This article on Muslim history and historians is in three parts, and also includes an extensive reading list to help readers explore the issues discussed here. This first part looks at the way Muslim history has been dealt with by non-Muslims, and the positive as well as the negative impact this had. It shows that a distorted history leads to a misunderstood reality of the other, which leads to conflict, especially between the West and Islam. Distorted Muslim history also harms the true understanding of Islam and its heritage, and can endanger the perception of these by Muslims themselves, the future generations in particular. It is therefore imperative to write a more correct history of Islam, and this is what this first part explains.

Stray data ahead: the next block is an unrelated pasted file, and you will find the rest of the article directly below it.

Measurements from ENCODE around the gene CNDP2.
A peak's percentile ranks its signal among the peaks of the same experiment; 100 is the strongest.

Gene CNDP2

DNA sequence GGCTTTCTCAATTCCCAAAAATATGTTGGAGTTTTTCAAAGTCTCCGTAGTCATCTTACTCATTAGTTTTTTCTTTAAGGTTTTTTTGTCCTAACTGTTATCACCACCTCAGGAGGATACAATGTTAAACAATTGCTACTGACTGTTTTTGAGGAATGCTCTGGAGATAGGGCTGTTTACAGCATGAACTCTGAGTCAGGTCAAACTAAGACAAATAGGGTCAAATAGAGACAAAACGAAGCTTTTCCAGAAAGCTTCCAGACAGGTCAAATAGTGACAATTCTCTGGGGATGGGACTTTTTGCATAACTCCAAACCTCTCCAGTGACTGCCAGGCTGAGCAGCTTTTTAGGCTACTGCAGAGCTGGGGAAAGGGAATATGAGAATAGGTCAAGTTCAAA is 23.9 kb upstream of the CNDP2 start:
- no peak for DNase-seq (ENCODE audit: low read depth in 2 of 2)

Muslim History and Historians Part 1: For a Better Approach to Muslim History
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Figure 1. The Tabula Rogeriana, drawn by al-Idrisi for Roger II of Sicily in 1154, one of the most advanced ancient world maps. Modern consolidation, created from the 70 double-page spreads of the original atlas. (Source)
Figure 1: Professor Salim Al-Hassani, Professor Mohammed Abattouy and other award recpients at the Awards Event
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